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Thread: Help with interpretation of the New Jersey plumbing code.

  1. #1
    DIY Junior Member emanaresi's Avatar
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    Default Help with interpretation of the New Jersey plumbing code.

    I am working on planning some plumbing for a timber framed home in NJ. I will be owner/builder and have done a good bit of plumbing but I am no expert on code. We have a couple desired fixture locations that create some venting issues and I am hoping you can help me to understand something in the NSP code book. My question is regarding 12.8.1 exception 3, what does it mean?
    All of the exterior walls will be foam cored sip panels that plumbing cannot run inside of. Further more, the entire exterior of the house will have large, exposed timber beams supporting the second floor structure. So, any fixture on an exterior wall is essentially impossible to vent from above without building an undesirable plumbing chase. Please see the bathroom drawing and the code excerpts below. I am sorry the drawing is not very good at this stage.. I am just working with general ideas at this point then I will refine the specifics.

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    Forum Admin, Expert Plumber Terry's Avatar
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    In all my years of plumbing, I've never done it the other two ways.
    On the West Coast, they would laugh.

    Here, we expect every fixture to be vented above the trap arm, not below.
    I would be looking at fitting in a way to run vents, even if it's through cabinets. In many exposed structures, they still plumb to code, it's just that they go with it and find a way to make it look intentional.
    Last edited by Terry; 06-11-2013 at 03:27 PM.

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    DIY Junior Member emanaresi's Avatar
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    Terry, thanks, I understand that it would be "better" to directly vent the lav right off of the trap. However, would you say that I am in fact interpreting that exception correctly? I can run the p trap from the sink down into the floor, and over to a horizontal drain that is vented, as long as I follow the pipe sizes that are indicated? Is there any reason to believe that it would perform poorly?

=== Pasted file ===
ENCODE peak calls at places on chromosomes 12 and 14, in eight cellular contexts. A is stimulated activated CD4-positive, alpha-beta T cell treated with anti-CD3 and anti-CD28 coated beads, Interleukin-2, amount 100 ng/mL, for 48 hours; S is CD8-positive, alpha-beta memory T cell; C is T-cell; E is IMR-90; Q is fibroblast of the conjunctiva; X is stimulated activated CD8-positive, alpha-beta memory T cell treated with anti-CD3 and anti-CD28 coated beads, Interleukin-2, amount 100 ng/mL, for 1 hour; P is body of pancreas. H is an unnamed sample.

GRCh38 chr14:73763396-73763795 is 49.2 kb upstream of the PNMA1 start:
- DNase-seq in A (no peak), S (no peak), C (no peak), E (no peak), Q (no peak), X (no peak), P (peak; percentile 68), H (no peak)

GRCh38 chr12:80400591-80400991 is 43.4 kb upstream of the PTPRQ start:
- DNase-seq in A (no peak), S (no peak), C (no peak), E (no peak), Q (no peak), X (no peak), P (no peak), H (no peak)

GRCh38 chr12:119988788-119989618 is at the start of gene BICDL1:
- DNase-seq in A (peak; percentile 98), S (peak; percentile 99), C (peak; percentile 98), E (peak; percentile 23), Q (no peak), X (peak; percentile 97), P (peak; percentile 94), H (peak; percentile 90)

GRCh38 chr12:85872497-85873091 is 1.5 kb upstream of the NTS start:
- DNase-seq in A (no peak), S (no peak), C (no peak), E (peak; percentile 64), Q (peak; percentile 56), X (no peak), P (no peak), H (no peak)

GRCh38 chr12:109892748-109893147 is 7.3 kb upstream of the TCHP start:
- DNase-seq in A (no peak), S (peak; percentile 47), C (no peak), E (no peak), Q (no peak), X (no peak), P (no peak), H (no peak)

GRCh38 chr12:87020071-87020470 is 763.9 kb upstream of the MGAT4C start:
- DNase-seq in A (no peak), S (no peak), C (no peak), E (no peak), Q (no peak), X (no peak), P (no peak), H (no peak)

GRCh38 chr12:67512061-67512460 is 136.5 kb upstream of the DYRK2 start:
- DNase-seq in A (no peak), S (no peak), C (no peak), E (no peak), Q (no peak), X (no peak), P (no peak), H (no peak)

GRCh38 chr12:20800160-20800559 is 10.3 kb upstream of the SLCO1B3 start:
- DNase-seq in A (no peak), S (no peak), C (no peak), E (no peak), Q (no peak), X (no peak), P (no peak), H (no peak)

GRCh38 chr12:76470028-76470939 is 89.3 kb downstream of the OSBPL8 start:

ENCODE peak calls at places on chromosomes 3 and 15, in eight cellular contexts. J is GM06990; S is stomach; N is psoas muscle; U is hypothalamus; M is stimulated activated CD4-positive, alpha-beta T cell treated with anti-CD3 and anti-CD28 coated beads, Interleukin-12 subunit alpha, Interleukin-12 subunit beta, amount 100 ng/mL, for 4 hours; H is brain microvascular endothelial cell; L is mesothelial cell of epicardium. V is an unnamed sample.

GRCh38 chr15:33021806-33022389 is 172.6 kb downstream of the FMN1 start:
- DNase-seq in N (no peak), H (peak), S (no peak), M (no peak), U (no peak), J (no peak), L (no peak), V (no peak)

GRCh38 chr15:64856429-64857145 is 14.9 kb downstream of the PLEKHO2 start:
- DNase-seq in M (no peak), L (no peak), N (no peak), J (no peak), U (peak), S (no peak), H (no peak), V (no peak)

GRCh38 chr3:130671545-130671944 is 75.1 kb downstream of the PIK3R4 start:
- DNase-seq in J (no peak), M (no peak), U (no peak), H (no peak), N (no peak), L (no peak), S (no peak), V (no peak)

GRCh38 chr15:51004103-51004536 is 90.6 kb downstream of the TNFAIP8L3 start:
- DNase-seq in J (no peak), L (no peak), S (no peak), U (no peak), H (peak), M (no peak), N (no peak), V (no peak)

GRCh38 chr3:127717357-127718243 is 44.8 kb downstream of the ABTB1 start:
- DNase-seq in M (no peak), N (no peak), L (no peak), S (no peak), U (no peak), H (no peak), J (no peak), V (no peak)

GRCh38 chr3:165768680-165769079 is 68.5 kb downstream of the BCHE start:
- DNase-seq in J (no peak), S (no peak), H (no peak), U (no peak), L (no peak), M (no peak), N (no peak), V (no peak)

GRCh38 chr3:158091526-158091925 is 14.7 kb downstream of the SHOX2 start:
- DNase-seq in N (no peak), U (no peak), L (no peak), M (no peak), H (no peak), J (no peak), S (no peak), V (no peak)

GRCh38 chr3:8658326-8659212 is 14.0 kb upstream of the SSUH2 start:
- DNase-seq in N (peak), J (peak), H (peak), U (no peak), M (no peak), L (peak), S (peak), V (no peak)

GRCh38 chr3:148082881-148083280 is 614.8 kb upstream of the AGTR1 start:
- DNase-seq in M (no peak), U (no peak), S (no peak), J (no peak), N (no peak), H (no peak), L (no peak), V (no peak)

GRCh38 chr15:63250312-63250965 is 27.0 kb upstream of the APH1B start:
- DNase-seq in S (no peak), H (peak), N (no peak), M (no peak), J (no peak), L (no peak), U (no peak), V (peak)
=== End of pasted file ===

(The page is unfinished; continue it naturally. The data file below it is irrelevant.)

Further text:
How would you recommend that I do it "correctly? The attached picture shows the frame and the exterior walls. The post in the middle of the wall is where the double lav sinks will be. As you can see, there is an 8x12 beam on the wall directly above. The timber floor joists will be exposed. There will be another 2x10 floor platform built above the ceiling to allow for duct work, electric, and plumbing for the second floor. Even if I built out a plumbing chase, it would have to be 10" deep in order to get around the beam. The only option I see is to move the fixtures around so that the lav can be on the opposite wall. That is, unless the above mentioned exception can work in my favor.

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    Forum Admin, Expert Plumber Terry's Avatar
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    The one on the left I do, the two on the right I don't.
    I would rather use Studor or AAV venting than the two on the right.

    Have you shown your plumbing inspector those pictures and asked him?

    In forty years of plumbing, I've never looked at plumbing as something that could be left out if it was inconvenient to the homeowner. Sooner or later they would have called complaining about the smells, and then what?
    I do see that when I follow behind "handyman" plumbing. Then it's everybody's opinion about how to fix it. Not fun.

    Perhaps a plumber from New Jersey can step in here and explain if the drawings are correct for that state.

    Maybe so...........
    (3) Vents may be connected below the top weir of the fixture trap if the following conditions are met:
    a) The vertical section of the drain pipe shall be at least one pipe size larger than the trap inlet size.
    b) The horizontal pipe connected to the trap outlet shall be at least two pipe diameters long.
    c) The developed length of the trap arm shall not exceed the values in Table 12.8.1.

    I still would want to run it by someone there.
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    Last edited by Terry; 06-11-2013 at 05:32 PM.

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    DIY Junior Member emanaresi's Avatar
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    Are the 2 right drawings sort of a form of combination waste/vent?

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    Moderator & Master Plumber hj's Avatar
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    Default exception #3

    NEITHER drawing for "exemption #3" would pass inspection in this area, or any other one I have ever been it. For all practical purposes the "vents" in the drawings are cosmetic and perform NO function as far as venting is concerned. Both of them show "S" traps and therefore the vents are useless.
    Licensed residential and commercial plumber

  7. #7
    DIY Junior Member emanaresi's Avatar
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    I guess it will be an aav then, under the sink.

    Would it be better to try to do a combo waste vent than an aav?

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